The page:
“A better alternative [to the concert] would be putting more money into housing equality and housing opportunities and getting more people above the poverty line and above all U.Va. paying its employees a living wage,” DeHart said.
DeHart finished by emphasizing that attendees of the concert should continue to think about the lasting implications of racial inequality after the concert.
“Are you [Concert attendees] thinking about this?” she said. “Are you doing what you can to actually be aware of these issues and address them and think about how you stand in this community? And not just enjoying this fun concert, wearing the shirt and pretending like everything is fine but actually being critical and aware.”
In response to the message of the concert and the demonstrations afterward, a number of University students and organizations shared their views with The Cavalier Daily.
Akash Raje, a third-year College student and Diversity and Outreach Chair of the Inter-Fraternity Council, said he admired the solidarity which he believed the concert promoted but also acknowledged the validity of the demonstration.
“I felt very moved to see such a successful event come together in a month's time,” Raje said. “There certainly was an intentionality to the concert in communicating a message of solidarity and activism. We danced together in the stands and became friends with people who would have otherwise been complete strangers to us. This is the power of music — cultivating an inextricable bond between people through love.”
Despite being a fan of the concert, Raje said he also found the protest to be valuable.
“However, I do not completely disagree with those who argued for ‘false unity,’ Raje said. “In fact, I thank them for doing what they did because they hold everyone accountable. When people walked out of the stadium, we realized that we were still in Charlottesville, and in the United States, where these issues remain relevant, and without action, we really cannot uphold the message of the music.”
Virginia Chambers, a second-year College student and University Democrats Communications Coordinator, said the University Democrats appreciated the strength and unity displayed by the University and Charlottesville communities at the concert but said the “hard work of racial and political reconciliation is far from over.”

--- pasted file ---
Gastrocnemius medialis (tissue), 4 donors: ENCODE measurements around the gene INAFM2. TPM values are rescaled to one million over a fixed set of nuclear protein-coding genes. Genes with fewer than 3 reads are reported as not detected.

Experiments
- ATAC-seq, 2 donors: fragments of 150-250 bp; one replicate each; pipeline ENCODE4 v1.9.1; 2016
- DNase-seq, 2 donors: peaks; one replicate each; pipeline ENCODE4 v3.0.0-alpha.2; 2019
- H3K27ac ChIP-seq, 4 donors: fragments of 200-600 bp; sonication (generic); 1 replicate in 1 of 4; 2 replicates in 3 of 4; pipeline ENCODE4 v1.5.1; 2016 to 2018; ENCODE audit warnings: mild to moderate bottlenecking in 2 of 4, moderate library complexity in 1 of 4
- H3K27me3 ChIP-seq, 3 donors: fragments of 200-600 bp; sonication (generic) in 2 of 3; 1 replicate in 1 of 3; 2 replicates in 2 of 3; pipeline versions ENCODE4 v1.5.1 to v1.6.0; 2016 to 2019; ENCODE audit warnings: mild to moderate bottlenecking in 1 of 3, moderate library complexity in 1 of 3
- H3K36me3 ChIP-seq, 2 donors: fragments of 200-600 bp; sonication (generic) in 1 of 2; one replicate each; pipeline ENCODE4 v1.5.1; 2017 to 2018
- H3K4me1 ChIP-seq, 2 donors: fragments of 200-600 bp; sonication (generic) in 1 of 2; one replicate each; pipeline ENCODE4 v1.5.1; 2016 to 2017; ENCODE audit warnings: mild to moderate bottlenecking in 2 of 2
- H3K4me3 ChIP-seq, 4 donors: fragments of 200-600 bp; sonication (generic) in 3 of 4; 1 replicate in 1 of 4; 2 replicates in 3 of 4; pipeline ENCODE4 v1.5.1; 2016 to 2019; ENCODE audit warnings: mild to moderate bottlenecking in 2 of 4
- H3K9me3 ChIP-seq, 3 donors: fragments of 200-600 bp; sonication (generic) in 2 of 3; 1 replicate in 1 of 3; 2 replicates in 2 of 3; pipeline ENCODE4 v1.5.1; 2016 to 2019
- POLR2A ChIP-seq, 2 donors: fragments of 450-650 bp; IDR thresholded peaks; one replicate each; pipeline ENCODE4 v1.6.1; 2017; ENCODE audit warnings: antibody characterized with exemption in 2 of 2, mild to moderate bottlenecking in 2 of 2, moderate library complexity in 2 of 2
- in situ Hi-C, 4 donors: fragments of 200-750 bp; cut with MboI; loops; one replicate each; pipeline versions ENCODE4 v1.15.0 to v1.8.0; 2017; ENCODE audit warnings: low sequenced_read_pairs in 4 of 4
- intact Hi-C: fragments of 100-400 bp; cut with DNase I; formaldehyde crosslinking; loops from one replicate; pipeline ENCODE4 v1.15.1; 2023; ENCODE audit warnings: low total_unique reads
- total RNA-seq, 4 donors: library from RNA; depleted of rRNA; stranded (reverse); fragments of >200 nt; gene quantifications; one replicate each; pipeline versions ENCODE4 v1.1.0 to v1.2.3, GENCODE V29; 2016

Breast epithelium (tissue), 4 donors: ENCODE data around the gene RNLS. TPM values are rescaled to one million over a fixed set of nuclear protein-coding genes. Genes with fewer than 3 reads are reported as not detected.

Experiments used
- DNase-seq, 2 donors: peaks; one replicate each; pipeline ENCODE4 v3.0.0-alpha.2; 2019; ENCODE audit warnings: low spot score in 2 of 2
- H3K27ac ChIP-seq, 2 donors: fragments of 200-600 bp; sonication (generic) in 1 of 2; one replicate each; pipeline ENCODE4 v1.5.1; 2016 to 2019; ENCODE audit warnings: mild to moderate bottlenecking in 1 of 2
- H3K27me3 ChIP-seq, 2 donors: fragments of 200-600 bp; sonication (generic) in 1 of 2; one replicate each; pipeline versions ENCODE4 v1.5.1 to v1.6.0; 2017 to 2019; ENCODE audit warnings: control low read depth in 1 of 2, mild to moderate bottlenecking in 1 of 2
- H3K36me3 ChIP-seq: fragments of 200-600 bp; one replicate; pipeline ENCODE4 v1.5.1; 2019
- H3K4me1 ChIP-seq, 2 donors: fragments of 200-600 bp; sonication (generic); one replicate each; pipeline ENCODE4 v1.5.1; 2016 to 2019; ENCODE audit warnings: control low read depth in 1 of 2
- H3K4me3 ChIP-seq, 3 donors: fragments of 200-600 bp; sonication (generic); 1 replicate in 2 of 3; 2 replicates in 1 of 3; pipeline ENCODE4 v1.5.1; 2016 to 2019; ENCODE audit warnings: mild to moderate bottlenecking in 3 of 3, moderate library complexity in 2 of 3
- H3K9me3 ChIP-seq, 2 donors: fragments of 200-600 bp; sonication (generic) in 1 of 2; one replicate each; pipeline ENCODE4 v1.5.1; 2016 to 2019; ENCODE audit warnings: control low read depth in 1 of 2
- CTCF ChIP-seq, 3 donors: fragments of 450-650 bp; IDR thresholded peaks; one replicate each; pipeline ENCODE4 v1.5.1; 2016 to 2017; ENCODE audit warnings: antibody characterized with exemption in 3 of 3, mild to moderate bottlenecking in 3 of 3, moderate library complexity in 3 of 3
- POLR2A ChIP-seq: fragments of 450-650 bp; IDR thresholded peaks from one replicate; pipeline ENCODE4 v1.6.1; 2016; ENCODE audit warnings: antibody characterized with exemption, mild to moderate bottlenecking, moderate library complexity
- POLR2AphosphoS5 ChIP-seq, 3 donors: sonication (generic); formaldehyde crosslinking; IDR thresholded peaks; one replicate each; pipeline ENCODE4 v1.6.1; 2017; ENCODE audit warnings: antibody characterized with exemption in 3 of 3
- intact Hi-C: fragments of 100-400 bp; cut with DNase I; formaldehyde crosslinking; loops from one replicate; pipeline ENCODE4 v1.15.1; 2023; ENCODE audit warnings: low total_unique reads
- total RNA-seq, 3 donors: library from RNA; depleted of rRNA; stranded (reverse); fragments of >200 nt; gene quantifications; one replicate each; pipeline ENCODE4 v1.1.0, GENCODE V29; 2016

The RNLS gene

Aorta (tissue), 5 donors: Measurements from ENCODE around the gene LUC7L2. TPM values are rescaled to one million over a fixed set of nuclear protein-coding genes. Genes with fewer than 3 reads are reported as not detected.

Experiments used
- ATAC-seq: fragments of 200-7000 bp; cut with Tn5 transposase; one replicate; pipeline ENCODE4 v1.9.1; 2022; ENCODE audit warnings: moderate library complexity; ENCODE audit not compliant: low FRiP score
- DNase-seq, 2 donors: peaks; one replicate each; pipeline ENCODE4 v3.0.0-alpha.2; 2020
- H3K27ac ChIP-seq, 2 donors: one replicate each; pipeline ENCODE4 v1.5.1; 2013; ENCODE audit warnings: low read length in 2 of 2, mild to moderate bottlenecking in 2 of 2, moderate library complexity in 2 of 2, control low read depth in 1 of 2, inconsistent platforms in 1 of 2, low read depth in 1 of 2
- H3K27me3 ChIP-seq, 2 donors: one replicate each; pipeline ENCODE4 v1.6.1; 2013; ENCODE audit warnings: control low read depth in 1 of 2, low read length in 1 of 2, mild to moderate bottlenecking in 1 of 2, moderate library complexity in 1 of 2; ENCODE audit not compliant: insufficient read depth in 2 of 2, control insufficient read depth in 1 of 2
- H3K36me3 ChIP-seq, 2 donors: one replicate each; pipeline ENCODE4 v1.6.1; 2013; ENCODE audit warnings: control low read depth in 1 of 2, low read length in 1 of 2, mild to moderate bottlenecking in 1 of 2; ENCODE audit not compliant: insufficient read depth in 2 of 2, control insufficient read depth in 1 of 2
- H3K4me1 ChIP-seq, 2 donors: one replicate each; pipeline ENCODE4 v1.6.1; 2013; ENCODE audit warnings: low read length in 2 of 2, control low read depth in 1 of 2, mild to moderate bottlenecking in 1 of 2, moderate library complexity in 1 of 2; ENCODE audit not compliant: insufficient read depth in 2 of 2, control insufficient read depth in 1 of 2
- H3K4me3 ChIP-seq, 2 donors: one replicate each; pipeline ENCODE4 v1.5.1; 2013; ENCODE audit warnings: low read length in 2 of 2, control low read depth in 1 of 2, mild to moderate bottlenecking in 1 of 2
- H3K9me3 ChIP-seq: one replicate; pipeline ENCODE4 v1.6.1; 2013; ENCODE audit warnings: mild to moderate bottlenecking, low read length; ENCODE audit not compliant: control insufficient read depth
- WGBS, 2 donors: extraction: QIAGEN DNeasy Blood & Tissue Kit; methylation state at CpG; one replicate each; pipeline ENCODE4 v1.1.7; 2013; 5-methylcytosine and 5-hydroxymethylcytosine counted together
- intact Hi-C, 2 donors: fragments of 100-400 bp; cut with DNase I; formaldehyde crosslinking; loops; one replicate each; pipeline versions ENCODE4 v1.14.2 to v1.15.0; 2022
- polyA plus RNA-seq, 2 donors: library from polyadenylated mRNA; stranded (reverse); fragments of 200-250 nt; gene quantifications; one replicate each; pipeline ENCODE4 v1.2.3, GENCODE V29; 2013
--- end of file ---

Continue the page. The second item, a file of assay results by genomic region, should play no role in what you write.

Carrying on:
“We were pleased to see University students and members of the community physically come together for a peaceful, positive concert,” Chambers said. “It is important to note, however, that yesterday's concert was largely symbolic. As lovely as it was, it did not complete the work that must take place for Charlottesville to heal,” Chambers said. “The concert was simply a step in the community's journey to a more just, inclusive society.”
Adam Kimelman, a third-year College student and chair of the College Republicans, said they viewed the concert as a starting point for the University and City communities to heal and rejected the notion of the event as a “false unity.”
"We are very happy that the Dave Matthews Band and so many other talented artists were willing to come and have a charity concert for Charlottesville,” Kimelman said. “While we [College Republicans] realize there is more to be done, we do not think this was a show of false unity as the counter protestors apparently claimed. We realize that this concert didn't solve racial problems in Charlottesville, but it did allow for the city and U.Va. to unify and start to heal."
University spokesperson Anthony de Bruyn offered the following statement on the concert and protest after The Cavalier Daily reached out to President Teresa Sullivan.
“It was a fantastic evening for the concert, and it provided our community an opportunity to come together in a wonderful sign of unity and mutual respect.”